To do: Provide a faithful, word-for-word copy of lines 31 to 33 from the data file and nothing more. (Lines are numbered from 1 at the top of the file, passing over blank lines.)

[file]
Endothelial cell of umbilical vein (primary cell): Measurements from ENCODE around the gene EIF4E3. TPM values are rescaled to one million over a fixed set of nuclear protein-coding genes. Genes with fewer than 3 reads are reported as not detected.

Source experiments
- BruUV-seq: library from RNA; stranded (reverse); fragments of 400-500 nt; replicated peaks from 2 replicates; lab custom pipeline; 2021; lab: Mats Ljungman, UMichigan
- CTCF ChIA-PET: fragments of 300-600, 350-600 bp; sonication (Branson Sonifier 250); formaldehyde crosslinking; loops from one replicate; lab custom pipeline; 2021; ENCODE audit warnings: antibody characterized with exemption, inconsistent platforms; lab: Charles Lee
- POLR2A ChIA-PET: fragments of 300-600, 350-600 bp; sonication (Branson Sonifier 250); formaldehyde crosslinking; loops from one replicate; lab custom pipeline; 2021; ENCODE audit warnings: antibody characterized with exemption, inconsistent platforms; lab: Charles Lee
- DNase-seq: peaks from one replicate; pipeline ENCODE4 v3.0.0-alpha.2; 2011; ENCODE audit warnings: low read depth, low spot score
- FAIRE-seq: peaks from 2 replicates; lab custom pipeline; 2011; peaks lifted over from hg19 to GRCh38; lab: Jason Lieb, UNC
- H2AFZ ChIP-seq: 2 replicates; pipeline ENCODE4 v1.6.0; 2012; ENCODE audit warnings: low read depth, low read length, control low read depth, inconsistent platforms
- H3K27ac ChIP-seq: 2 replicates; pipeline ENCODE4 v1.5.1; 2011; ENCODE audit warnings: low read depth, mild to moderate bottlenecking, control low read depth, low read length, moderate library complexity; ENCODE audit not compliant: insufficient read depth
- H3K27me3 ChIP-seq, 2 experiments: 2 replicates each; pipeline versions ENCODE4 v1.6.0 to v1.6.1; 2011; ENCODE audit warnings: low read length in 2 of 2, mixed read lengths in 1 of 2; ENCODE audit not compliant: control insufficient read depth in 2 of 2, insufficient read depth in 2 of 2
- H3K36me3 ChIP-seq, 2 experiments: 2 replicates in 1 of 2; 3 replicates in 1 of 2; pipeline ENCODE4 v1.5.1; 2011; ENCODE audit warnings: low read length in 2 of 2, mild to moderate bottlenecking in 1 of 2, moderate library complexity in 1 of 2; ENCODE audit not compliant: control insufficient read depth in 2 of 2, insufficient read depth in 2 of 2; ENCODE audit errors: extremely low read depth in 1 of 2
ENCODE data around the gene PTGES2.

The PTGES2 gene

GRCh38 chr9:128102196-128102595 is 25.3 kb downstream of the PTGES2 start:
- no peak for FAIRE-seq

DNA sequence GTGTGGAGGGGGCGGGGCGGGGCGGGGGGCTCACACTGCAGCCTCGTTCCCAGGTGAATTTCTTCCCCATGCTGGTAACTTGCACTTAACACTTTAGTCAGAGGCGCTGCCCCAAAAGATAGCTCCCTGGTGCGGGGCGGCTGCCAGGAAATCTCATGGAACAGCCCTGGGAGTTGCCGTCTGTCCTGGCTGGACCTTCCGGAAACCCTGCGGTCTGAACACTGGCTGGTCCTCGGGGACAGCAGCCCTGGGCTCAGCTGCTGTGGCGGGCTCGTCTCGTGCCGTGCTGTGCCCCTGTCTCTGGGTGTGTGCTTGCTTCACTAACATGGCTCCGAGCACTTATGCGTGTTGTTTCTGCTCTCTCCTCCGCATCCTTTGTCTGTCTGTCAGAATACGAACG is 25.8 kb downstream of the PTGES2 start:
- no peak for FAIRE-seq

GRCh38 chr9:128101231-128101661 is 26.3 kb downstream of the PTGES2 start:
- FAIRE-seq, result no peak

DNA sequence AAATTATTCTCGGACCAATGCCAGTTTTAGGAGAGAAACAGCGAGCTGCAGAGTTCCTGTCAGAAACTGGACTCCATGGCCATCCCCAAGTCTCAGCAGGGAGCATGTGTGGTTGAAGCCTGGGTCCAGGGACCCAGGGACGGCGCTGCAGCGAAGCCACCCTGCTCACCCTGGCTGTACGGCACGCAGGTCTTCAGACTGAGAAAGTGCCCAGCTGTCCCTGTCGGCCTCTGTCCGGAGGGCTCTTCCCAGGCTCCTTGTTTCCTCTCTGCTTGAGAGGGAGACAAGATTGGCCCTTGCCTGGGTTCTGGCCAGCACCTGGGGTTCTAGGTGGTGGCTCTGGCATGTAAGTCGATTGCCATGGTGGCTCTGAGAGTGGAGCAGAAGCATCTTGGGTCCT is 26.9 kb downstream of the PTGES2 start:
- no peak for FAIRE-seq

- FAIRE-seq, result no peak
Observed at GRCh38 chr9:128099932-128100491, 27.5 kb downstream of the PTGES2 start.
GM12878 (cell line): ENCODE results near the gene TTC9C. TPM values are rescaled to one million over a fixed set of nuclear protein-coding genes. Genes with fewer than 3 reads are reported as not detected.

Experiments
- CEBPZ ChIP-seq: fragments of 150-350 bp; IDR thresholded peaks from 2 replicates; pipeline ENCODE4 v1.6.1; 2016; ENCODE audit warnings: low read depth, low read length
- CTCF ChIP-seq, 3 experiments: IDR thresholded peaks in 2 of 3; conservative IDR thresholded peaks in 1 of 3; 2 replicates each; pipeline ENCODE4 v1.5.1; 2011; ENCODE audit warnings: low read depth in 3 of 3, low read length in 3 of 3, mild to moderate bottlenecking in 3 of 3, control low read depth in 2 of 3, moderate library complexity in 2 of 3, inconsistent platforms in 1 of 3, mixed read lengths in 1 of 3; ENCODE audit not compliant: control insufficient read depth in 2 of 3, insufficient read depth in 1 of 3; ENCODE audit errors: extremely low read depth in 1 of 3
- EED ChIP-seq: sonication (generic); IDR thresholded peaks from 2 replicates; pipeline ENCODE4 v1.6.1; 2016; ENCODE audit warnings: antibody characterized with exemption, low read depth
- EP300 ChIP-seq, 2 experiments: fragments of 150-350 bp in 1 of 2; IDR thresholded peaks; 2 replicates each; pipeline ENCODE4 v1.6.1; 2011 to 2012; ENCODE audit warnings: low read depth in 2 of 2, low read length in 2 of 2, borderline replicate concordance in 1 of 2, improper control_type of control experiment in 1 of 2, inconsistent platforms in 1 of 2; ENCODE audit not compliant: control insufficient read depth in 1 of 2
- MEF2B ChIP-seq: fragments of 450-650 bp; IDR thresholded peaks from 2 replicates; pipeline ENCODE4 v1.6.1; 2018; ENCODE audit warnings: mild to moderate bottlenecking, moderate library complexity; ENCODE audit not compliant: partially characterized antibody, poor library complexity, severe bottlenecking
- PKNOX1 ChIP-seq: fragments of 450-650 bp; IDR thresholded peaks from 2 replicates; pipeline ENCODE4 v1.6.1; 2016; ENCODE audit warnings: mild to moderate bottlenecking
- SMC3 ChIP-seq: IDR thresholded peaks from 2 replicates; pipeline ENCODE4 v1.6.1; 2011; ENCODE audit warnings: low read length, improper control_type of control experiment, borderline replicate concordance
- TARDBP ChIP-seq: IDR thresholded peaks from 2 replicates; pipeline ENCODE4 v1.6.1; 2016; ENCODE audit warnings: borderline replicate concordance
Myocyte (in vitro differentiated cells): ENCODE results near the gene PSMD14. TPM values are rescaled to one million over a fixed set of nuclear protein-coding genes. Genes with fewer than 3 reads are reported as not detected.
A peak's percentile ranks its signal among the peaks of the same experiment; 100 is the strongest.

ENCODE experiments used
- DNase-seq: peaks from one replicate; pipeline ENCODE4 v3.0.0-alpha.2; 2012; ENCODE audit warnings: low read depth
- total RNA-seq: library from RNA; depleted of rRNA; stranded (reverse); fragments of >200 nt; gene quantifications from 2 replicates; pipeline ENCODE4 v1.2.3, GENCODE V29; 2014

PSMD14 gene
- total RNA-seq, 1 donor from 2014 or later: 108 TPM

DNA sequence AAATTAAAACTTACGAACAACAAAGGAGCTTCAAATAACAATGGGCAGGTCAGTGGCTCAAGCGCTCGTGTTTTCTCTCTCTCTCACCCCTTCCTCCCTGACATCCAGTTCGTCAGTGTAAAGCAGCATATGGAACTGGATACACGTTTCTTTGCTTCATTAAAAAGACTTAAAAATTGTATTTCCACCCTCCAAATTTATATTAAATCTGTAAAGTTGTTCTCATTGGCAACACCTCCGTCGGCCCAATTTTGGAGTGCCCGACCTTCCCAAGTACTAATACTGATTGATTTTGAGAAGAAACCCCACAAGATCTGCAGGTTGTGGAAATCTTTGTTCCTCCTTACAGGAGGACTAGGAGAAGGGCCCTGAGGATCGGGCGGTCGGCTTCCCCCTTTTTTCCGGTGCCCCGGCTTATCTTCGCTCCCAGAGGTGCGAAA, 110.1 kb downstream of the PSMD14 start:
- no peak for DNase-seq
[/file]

- PKNOX1 ChIP-seq: fragments of 450-650 bp; IDR thresholded peaks from 2 replicates; pipeline ENCODE4 v1.6.1; 2016; ENCODE audit warnings: mild to moderate bottlenecking
- SMC3 ChIP-seq: IDR thresholded peaks from 2 replicates; pipeline ENCODE4 v1.6.1; 2011; ENCODE audit warnings: low read length, improper control_type of control experiment, borderline replicate concordance
- TARDBP ChIP-seq: IDR thresholded peaks from 2 replicates; pipeline ENCODE4 v1.6.1; 2016; ENCODE audit warnings: borderline replicate concordance